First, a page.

In the same year, he also founded two other monasteries one called the “Advaitya Ashram” at Mayavati near Almora (in the present State of Uttarakhand, India) in the Himalayas and the other in Madras (present day Chennai in the present State of Tamil Nadu, India).

In 1899, the Baranagar Math was shifted to Belur and is called the “Belur Math”.

During 1899-1902, despite declining health (owing to asthma, diabetes and chronic insomnia), he visited the USA, England, France, Egypt, Turkey, etc. He could not attend the Congress of Religions in 1901 in Japan due to his failing health.

Death and Legacy:

Even on the day he passed away (04.07.1902), he meditated at the chapel at Belur Math for three hours and thereafter taught “Shukla-Yajur-Veda”, Sanskrit grammer and philosophy to students. Later, he discussed with his colleagues plans to set up a Vedic College at the Ramakrishna Math. He retired for the night at 7.00 p.m. and attained “mahasamadhi” (eternal sleep) at 9.10 p.m.

He revitalised Hinduism in India and abroad and contributed to the popularity of yoga, transcendental meditation and spiritual self-improvement in the Western World as  well as introduced them to the Indian philosophy of Vedanta.

He focussed on interfaith awareness and in bringing Hinduism to be recognised as a major world religion during the late 19th century as well as the concept of Nationalism in British India.

The Nationalist movement during the British Raj received an impetus as his concepts crystallised the Nationalistic ideals. He propounded that addressing the poverty of the teeming millions in India was a prerequisite for national awakening. He thus gave the National movement in India a new colour and perspective. Sri Aurobindo considered him to be the one who awakened India spiritually. He inspired several Freedom fighters through his concepts and ideals. Mahatma Gandhi regarded him as the monk who “maintained Hindu religion by cutting down the deadwood of tradition”.

He influenced several leading Western personalities,  with his Vedic teachings.

A section of Michigan Avenue, a major thoroughfare in Chicago has been named “Swami Vivekananda Way”.

The West Bengal State Police Academy has been named after him.

The State Technical University in Chhatisgarh has been named after him.

In India, he is regarded as a patriotic saint and his birthday (12th January) is celebrated as “National Youth Day”.

His beliefs and teachings:

He believed that a country’s future depended on its people, therefore, his teachings focussed primarily on human development.

He wanted to share noble thoughts and concepts with the poorest and the meanest persons in the hope that a sea change in their thinking would bring about advancement for the country at the macro-level.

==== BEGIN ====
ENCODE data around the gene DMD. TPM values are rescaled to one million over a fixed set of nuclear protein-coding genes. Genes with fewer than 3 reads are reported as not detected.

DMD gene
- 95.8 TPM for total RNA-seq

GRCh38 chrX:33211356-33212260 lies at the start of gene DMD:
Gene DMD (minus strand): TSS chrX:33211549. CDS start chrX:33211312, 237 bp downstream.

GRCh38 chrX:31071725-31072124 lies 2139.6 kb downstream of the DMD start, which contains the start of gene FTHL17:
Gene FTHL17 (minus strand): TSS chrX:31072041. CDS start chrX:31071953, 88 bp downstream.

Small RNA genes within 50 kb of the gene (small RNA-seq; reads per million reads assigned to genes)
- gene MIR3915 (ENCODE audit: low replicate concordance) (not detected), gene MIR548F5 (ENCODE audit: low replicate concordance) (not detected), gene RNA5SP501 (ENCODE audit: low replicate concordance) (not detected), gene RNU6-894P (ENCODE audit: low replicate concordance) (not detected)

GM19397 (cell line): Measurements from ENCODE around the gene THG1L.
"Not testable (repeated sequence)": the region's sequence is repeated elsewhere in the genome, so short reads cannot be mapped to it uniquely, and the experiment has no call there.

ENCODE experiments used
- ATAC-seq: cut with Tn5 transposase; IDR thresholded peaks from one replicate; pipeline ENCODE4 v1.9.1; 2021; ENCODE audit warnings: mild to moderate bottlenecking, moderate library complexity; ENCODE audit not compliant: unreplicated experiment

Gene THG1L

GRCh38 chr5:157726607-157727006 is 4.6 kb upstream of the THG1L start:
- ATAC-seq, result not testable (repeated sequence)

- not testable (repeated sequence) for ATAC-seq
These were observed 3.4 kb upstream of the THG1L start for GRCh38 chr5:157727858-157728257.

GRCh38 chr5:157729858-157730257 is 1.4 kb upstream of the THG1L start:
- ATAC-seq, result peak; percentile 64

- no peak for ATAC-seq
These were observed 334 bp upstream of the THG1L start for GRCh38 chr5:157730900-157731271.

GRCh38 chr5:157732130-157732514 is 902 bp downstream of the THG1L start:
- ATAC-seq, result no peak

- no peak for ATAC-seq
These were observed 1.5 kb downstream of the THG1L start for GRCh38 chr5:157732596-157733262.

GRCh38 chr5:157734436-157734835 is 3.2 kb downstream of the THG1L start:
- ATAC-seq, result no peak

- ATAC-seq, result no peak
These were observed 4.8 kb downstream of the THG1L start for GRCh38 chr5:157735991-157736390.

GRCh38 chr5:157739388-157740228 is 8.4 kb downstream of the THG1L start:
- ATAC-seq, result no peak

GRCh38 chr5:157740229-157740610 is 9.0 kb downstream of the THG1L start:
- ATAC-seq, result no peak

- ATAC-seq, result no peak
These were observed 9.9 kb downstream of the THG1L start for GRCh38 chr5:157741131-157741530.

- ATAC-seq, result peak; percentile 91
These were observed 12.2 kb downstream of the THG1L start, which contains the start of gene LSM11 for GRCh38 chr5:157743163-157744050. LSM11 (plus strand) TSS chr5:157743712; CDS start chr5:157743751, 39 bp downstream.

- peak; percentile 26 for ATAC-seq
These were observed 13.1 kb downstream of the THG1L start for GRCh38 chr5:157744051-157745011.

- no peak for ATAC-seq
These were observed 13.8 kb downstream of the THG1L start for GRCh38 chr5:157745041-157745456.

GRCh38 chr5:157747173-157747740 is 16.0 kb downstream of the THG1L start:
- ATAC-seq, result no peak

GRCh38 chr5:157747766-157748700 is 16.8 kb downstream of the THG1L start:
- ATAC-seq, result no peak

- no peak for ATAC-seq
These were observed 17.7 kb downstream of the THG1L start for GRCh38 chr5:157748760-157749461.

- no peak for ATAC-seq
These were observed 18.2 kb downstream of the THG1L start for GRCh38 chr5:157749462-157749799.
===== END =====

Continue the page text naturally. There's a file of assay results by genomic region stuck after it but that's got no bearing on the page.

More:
He believed that the essence of Hinduism was best embodied in the Vedanta philosophy as described by Adi Shankracharya. He believed that every soul was divine and that the goal was to manifest this divinity within by controlling nature – both external and internal through work, worship or mental discipline or philosophy by one or all of these methods for the soul to be free. All doctrines, dogmas, rituals, books, places of worship etc. were secondary to this primary goal.

He believed that morality is controlled by the mind and truth, purity and unselfishness strengthened morality.

He supported “brahmacharya” (celibacy) believing that it was the source of one’s physical and mental stamina and eloquence. He believed that success would come only through focussed thought and action.

He believed that all sects within Hinduism are but different paths towards the same goal.

Swami Vivekananda’s books and literature:

He was a prolific writer both in Bengali and English. Most of his published works were compilations of his lectures/discourses around the World. He is also credited with composing several songs and poems on the Mother Goddess Kali. He believed that words should clarify ideas rather than demonstrate the speaker’s prowess/knowledge and his writings and speeches testify to that effect. He composed “Khandana Bhava-Banbhana” a prayer song dedicated to Ramakrishna (1898).

He also started two journals – “Prabuddha Bharata” in English and “Udbodhan” in Bengali.

Several books were published during his lifetime – Karma Yoga (1896), Raja Yoga (1896/1899), Vedanta Philosophy: An address before the Graduate Philosophical Society (1896), Lectures from Colombo to Almora (1897), Bartaman Bharat (in Bengali, meaning “Present day India” 1899), My Master (1901), Vedanta Philosophy :lectures on Jnana Yoga 
 (1902) etc.

Some books published after his passing away include “Addresses on Bhakti Yoga”, “The East and the West”, “Narada Bhakti Sutras”, “Para Bhakti or Supreme Devotion”, Practical Vedanta, Jnana Yoga, Speeches of Swami Vivekananda : a comprehensive collection, Complete Works: a collection of his writings, lectures and discourses (9 volumes) etc.